inspiring prison embroidery
making bowls for doll houses
transforming the lowly plastic bag to an art form
When I was about 10 years old my great aunt Kappy asked us to knit bandages for people who suffered from leprosy. Aunt Kappy was a career Red Cross nurse and had a commanding presence. Even though I had never knit before I felt obligated to tag team with my sister on the impossibly thin needles and thread we had been given.
Mostly what I remember about the bandage knitting was being overwhelmed by it all. Just trying to wrap my head around people having leprosy was a lot for a 10-year old to process. Could there be a more horrible disease? Aunt Kappy explained that these people had to live in colonies (this was in the early 70s) because they were often shunned by society for their disfigurement and the misconception that the disease was contagious.
Somehow as a child it seemed like such a big disease and yet the needles with which I was supposed to knit the bandages seemed just way too small for the job. And don’t they need, like, a lot of bandages? I just couldn’t imagine that I could even make a dent in this problem and at some point the needles and thread disappeared and I forgot all about it. Yet every time I heard the words leprosy or leper I thought about those bandages and my regret that I hadn’t been able to do more.
Then last week I accidentally happened upon a post asking people to knit bandages for leprosy to be sent to Vietnam. Although I have four other knitting projects in the works including one that my daughter will outgrow if I don’t finish soon, I knew that Aunt Kappy would really want me to try again. And I am a really big fan of second chances and do-overs.
So I got myself some #2 double-pointed needles and some #10 crochet thread, followed the instructions for knitting the 3-inch wide bandages and paced myself for the hours and hours of knitting that it would take to knit a single bandage. How different the experience is as an adult.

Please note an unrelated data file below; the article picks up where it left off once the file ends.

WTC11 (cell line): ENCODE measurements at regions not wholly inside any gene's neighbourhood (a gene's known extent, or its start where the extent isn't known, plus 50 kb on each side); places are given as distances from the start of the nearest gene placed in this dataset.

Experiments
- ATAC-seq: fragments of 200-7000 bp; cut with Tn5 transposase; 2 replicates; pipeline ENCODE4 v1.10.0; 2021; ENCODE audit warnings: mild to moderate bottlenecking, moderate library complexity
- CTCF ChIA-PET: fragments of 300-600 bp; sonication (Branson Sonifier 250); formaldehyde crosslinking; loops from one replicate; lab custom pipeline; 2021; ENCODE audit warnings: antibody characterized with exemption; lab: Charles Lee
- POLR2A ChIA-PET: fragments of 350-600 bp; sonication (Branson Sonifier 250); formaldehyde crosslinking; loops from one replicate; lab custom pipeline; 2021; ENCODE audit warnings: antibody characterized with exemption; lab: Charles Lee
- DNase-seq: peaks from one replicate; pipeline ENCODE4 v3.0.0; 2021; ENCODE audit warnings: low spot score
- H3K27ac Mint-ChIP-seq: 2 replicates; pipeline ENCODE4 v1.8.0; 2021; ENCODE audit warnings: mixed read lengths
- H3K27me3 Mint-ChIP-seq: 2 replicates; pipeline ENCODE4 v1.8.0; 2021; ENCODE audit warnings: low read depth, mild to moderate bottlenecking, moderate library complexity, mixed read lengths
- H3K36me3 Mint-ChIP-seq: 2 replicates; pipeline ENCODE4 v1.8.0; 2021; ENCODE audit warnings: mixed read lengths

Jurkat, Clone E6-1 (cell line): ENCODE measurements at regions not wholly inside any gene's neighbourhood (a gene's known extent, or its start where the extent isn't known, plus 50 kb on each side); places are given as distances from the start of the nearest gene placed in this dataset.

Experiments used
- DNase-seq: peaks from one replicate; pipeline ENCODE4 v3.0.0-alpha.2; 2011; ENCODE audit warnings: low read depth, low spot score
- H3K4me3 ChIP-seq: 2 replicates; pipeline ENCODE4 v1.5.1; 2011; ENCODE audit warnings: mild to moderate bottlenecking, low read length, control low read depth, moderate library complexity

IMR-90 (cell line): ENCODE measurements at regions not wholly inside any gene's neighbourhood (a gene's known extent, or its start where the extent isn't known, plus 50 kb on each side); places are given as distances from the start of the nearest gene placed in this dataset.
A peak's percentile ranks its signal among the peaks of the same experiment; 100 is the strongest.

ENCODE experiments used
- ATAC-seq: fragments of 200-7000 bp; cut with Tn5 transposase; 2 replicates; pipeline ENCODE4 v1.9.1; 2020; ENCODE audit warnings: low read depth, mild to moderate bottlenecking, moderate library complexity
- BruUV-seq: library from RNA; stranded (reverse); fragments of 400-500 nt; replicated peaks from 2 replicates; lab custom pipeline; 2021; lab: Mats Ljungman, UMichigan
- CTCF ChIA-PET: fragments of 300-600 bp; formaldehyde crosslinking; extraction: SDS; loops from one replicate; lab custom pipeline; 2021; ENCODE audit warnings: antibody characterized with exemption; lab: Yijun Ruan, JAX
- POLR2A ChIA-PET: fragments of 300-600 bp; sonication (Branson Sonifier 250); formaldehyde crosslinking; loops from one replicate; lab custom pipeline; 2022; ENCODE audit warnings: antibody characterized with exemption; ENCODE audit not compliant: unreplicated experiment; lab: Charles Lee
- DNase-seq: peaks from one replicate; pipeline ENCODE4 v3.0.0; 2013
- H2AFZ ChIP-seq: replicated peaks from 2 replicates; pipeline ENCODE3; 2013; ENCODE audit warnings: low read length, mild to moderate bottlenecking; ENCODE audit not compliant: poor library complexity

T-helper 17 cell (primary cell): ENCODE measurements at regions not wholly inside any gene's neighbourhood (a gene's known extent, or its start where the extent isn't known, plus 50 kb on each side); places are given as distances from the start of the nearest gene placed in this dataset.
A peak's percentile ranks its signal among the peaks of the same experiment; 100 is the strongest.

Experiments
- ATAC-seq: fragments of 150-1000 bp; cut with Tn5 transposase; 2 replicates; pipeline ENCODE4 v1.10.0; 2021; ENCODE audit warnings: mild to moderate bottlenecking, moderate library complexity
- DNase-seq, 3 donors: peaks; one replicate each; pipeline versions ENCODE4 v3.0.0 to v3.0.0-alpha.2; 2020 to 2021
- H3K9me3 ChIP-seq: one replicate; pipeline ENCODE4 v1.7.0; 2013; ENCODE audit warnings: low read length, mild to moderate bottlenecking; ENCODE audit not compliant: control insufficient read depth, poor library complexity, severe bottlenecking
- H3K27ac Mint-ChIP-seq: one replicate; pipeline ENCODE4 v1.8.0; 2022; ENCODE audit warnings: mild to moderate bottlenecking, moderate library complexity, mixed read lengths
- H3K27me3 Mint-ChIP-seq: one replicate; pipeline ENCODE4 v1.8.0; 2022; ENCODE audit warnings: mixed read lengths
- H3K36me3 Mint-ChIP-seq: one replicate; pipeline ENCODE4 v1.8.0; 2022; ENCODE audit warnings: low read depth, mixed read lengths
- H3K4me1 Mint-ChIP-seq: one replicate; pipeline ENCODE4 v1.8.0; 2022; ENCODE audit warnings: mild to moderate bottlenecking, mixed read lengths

Here what I was thinking as I started knitting those little tiny stitches:
am I going to be able to finish this thing by the first week of February?
wow, it’s as tedious as I remembered
can’t be as tedious as having leprosy
leprosy—why hasn’t it been eradicated?
these little needles are so light
straight garter stitch is so meditative
no thinking, no decisions
the stretchiness is good
it will wrap around their body well
I hope it’s comfortable for them
it will get so much use because they can boil them and sterilize them for re-use
how must that feel to get a new handknit bandage from someone you don’t know
from an American when you’re Vietnamese?
how must it feel to need a new bandage and not have one?
I can totally finish this
I will finish this
this is nice
this time is nothing, really nothing in the big scheme of things
what was that quote from Mother Theresa about doing small things
something about miracles or changing the world or something
it was something about not underestimating the power of small things with love
Aunt Kappy is loving this
So am I.